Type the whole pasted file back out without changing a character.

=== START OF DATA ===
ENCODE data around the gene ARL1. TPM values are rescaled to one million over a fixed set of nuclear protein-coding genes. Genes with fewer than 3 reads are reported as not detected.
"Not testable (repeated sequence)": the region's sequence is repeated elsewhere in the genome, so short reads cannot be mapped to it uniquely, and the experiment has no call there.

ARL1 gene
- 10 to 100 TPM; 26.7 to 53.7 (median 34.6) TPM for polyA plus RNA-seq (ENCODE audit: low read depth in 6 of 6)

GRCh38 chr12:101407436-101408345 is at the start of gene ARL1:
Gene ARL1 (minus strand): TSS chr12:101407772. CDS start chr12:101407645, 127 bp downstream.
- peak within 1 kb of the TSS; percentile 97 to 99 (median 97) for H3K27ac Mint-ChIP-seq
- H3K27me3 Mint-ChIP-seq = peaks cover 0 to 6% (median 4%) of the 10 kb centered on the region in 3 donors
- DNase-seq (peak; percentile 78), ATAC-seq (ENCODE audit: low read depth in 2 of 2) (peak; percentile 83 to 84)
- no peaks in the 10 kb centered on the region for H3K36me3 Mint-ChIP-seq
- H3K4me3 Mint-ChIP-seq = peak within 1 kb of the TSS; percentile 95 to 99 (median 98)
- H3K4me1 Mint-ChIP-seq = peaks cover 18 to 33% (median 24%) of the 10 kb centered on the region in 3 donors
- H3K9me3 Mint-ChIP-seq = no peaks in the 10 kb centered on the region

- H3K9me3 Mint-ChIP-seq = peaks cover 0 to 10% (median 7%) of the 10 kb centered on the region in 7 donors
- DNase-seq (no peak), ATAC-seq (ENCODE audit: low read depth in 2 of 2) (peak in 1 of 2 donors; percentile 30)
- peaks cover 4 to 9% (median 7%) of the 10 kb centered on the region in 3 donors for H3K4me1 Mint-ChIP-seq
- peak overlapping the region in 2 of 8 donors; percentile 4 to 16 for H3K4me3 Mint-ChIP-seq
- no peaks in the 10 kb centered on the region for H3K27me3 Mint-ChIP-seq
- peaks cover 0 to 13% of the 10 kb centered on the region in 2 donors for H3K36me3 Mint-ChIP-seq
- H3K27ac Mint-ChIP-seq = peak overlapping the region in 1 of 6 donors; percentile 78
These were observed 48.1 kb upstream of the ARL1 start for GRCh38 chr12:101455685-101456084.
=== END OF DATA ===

ENCODE data around the gene ARL1. TPM values are rescaled to one million over a fixed set of nuclear protein-coding genes. Genes with fewer than 3 reads are reported as not detected.
"Not testable (repeated sequence)": the region's sequence is repeated elsewhere in the genome, so short reads cannot be mapped to it uniquely, and the experiment has no call there.

ARL1 gene
- 10 to 100 TPM; 26.7 to 53.7 (median 34.6) TPM for polyA plus RNA-seq (ENCODE audit: low read depth in 6 of 6)

GRCh38 chr12:101407436-101408345 is at the start of gene ARL1:
Gene ARL1 (minus strand): TSS chr12:101407772. CDS start chr12:101407645, 127 bp downstream.
- peak within 1 kb of the TSS; percentile 97 to 99 (median 97) for H3K27ac Mint-ChIP-seq
- H3K27me3 Mint-ChIP-seq = peaks cover 0 to 6% (median 4%) of the 10 kb centered on the region in 3 donors
- DNase-seq (peak; percentile 78), ATAC-seq (ENCODE audit: low read depth in 2 of 2) (peak; percentile 83 to 84)
- no peaks in the 10 kb centered on the region for H3K36me3 Mint-ChIP-seq
- H3K4me3 Mint-ChIP-seq = peak within 1 kb of the TSS; percentile 95 to 99 (median 98)
- H3K4me1 Mint-ChIP-seq = peaks cover 18 to 33% (median 24%) of the 10 kb centered on the region in 3 donors
- H3K9me3 Mint-ChIP-seq = no peaks in the 10 kb centered on the region

- H3K9me3 Mint-ChIP-seq = peaks cover 0 to 10% (median 7%) of the 10 kb centered on the region in 7 donors
- DNase-seq (no peak), ATAC-seq (ENCODE audit: low read depth in 2 of 2) (peak in 1 of 2 donors; percentile 30)
- peaks cover 4 to 9% (median 7%) of the 10 kb centered on the region in 3 donors for H3K4me1 Mint-ChIP-seq
- peak overlapping the region in 2 of 8 donors; percentile 4 to 16 for H3K4me3 Mint-ChIP-seq
- no peaks in the 10 kb centered on the region for H3K27me3 Mint-ChIP-seq
- peaks cover 0 to 13% of the 10 kb centered on the region in 2 donors for H3K36me3 Mint-ChIP-seq
- H3K27ac Mint-ChIP-seq = peak overlapping the region in 1 of 6 donors; percentile 78
These were observed 48.1 kb upstream of the ARL1 start for GRCh38 chr12:101455685-101456084.